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Samuel Collins, Jr., #B-35214 v. Dewin Lee Ryker


November 17, 2011


The opinion of the court was delivered by: J. Phil Gilbert United States District Judge


This action is before the Court on the petition of Samuel Collins, Jr., who seeks a writ of mandamus against various officials and employees of the State of Illinois for alleged deprivations of his constitutional rights. Petitioner is an inmate in the Pontiac Correctional Center, and was at all times relevant to this action incarcerated in the Lawrence Correctional Center. He was convicted of two counts of aggravated criminal sexual assault, and is serving a twelve year sentence on each count.

This case is now before the Court for a preliminary review of the complaint pursuant to 28

U.S.C. § 1915A, which provides:

(a) Screening.-- The court shall review, before docketing, if feasible or, in any event, as soon as practicable after docketing, a complaint in a civil action in which a prisoner seeks redress from a governmental entity or officer or employee of a governmental entity.

(b) Grounds for Dismissal.-- On review, the court shall identify cognizable claims or dismiss the complaint, or any portion of the complaint, if the complaint--

(1) is frivolous, malicious, or fails to state a claim on which relief may be granted; or

(2) seeks monetary relief from a defendant who is immune from such relief. 28 U.S.C. § 1915A. An action or claim is frivolous if "it lacks an arguable basis either in law or in fact." Neitzke v. Williams, 490 U.S. 319, 325 (1989). An action fails to state a claim upon which relief can be granted if it does not plead "enough facts to state a claim to relief that is plausible on its face." Bell Atlantic Corp. v. Twombly, 550 U.S. 544, 570 (2007). Upon careful review of the petition and supporting exhibits, the Court finds it appropriate to exercise its authority under § 1915A and shall dismiss this action.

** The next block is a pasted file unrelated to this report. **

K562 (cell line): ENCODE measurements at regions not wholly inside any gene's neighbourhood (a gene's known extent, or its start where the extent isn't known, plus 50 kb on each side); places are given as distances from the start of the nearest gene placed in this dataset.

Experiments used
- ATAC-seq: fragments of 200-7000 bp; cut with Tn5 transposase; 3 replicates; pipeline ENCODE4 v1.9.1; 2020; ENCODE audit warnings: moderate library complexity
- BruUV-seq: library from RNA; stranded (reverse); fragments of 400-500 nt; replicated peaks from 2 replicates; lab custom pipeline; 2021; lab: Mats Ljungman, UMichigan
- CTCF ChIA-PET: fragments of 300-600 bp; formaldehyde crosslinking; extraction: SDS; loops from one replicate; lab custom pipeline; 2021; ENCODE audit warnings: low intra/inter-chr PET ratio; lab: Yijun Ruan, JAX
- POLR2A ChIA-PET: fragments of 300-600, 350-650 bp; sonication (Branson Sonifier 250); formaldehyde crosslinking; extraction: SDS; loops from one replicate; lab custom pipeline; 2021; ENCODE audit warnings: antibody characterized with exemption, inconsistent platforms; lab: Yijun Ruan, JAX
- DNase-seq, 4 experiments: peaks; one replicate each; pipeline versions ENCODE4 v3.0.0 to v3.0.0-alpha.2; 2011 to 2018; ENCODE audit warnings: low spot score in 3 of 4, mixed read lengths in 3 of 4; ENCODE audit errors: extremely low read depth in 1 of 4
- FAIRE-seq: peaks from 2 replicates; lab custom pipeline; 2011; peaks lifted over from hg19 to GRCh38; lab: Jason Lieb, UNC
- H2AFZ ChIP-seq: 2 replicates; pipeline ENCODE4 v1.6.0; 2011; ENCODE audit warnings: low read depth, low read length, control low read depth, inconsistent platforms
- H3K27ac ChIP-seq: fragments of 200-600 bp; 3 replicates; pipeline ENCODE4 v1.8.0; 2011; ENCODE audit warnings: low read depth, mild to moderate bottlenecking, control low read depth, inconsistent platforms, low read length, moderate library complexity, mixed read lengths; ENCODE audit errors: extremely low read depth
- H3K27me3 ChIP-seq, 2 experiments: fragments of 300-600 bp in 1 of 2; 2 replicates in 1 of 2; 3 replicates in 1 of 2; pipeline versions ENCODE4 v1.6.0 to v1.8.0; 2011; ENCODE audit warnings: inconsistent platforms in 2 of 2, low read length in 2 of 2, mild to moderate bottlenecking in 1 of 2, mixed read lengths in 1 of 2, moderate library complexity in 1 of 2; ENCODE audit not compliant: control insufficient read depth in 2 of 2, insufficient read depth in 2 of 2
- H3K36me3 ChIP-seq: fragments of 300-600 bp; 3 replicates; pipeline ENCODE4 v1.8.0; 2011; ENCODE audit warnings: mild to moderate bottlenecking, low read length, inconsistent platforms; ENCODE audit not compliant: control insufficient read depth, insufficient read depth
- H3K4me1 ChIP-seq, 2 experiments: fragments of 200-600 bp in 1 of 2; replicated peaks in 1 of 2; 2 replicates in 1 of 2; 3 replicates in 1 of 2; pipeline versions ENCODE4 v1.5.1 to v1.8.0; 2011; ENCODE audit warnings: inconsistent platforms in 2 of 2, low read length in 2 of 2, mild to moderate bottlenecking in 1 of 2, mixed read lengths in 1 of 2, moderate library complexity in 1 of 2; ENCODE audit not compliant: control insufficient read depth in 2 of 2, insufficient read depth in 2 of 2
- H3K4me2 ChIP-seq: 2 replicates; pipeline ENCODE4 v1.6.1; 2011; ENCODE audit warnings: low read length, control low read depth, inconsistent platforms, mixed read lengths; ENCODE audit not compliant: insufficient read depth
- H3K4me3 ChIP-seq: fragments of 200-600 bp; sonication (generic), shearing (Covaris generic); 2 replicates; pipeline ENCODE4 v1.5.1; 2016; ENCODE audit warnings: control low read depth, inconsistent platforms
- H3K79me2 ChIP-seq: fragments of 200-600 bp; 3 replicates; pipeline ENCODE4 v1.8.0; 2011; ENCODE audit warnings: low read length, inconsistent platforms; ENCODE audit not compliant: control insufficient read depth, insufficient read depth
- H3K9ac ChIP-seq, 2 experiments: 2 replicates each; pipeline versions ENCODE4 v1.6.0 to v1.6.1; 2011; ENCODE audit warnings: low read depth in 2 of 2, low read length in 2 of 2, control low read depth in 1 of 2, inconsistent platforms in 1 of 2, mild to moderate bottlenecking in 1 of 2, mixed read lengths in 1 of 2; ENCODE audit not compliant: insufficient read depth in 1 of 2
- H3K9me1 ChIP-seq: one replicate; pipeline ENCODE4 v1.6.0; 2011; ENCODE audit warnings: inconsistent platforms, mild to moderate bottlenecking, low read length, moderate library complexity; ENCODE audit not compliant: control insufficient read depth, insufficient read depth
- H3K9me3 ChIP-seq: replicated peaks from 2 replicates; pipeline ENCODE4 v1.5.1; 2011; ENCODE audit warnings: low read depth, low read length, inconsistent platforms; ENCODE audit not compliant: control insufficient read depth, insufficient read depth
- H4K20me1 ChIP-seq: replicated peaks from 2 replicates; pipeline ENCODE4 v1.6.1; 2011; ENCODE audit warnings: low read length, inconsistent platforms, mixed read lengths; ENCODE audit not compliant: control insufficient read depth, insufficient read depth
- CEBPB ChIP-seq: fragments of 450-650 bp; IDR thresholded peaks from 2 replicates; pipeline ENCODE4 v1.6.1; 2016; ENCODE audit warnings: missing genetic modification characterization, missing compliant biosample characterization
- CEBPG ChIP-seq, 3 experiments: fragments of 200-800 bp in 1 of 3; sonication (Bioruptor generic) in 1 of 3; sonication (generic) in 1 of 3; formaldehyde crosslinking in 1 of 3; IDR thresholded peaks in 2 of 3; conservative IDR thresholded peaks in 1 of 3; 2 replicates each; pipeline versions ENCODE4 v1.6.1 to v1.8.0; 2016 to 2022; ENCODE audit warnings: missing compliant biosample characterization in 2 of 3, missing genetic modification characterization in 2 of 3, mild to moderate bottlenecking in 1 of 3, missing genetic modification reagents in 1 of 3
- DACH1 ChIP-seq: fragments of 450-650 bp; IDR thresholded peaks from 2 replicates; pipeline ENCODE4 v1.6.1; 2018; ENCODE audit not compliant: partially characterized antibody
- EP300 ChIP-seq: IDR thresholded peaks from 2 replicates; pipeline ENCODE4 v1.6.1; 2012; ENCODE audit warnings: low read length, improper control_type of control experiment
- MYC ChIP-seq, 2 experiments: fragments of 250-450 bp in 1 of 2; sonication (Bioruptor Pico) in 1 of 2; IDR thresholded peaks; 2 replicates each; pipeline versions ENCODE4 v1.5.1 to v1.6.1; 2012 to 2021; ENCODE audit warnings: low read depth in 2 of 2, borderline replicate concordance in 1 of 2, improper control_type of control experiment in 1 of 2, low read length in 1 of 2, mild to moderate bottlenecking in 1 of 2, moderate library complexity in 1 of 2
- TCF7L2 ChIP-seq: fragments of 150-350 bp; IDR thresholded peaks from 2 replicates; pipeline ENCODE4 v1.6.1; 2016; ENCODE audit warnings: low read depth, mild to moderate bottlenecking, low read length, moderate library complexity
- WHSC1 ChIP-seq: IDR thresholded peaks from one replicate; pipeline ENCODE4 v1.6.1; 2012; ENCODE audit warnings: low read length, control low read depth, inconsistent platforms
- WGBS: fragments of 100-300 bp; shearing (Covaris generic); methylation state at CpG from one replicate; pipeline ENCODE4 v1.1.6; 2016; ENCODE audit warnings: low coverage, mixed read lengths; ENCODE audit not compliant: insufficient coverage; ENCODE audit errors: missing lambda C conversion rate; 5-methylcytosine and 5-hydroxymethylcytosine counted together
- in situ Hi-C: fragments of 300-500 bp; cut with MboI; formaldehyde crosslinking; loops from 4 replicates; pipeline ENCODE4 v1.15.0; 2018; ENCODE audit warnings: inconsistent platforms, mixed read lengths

The Petition

Petitioner filed his petition for mandamus invoking 735 Illinois Compiled Statutes 5/14-101, and asserts that Respondents violated his constitutional rights to due process in their conduct of his disciplinary hearings. Specifically, Petitioner was charged with several conduct violations on March 11 and 12, 2009 (Doc. 1-2, p. 1-4). He was found guilty on each charge, and was punished by a total of six months demotion to C grade, six months in segregation, revocation of three months good conduct credit, a disciplinary transfer to another prison, and audio/visual restrictions. Petitioner complains that the disciplinary hearing committee refused to accept written testimony or his plea of temporary insanity, refused to hear his witnesses, and conducted the hearing in an unfair and biased manner. He requests this Court to compel the Respondents (Lawrence Correctional Center Warden Ryker, and Adjustment Committee members Goins and Nelsen) to expunge the "unlawful" actions of the disciplinary committee from his files, and to hold a new hearing where he can defend himself against the charges. He also seeks monetary compensation for the violation of his constitutional rights.